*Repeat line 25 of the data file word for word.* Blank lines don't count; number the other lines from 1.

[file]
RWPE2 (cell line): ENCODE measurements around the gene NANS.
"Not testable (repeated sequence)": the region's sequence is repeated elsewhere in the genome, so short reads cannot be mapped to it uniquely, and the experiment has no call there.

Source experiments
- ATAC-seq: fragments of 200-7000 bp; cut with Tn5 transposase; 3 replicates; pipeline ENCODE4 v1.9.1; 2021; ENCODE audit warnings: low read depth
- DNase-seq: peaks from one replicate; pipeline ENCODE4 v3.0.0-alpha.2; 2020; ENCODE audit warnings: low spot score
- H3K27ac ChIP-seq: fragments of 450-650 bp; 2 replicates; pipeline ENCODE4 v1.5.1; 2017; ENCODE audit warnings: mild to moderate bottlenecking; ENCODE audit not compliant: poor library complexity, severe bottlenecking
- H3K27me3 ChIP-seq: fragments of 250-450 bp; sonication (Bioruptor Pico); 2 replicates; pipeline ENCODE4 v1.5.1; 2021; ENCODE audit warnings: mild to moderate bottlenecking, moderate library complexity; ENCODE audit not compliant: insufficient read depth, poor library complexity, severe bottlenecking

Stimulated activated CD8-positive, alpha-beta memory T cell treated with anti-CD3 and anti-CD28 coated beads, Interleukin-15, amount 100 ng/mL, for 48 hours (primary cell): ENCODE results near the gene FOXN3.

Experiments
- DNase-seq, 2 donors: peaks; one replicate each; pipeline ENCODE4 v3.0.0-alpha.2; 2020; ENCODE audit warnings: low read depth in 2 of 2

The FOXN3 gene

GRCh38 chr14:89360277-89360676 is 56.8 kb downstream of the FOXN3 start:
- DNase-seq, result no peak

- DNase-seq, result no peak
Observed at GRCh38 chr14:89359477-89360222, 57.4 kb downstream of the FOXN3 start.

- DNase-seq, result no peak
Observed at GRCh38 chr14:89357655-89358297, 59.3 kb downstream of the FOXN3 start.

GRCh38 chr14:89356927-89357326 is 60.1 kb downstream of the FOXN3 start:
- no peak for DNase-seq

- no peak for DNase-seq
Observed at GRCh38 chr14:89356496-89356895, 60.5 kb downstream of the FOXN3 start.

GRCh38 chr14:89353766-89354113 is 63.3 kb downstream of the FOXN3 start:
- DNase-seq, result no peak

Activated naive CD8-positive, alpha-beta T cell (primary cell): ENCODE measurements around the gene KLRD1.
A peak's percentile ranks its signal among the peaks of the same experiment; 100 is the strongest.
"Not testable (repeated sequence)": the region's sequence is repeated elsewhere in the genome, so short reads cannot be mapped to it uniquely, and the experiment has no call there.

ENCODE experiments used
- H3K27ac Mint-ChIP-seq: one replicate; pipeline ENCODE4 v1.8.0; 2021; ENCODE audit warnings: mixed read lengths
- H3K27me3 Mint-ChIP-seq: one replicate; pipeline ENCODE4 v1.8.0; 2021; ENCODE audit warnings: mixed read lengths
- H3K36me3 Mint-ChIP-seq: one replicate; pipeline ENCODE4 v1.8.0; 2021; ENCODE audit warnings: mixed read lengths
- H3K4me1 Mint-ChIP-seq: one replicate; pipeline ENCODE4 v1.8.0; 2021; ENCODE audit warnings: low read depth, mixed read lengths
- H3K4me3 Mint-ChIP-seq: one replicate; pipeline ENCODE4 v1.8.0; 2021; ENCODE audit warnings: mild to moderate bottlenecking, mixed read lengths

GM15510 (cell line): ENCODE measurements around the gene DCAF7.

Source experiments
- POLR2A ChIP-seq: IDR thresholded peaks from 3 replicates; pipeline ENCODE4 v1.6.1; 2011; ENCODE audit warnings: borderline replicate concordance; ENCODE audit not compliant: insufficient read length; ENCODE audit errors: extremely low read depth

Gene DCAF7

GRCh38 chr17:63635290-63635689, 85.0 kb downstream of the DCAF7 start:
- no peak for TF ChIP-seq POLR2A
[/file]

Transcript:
A peak's percentile ranks its signal among the peaks of the same experiment; 100 is the strongest.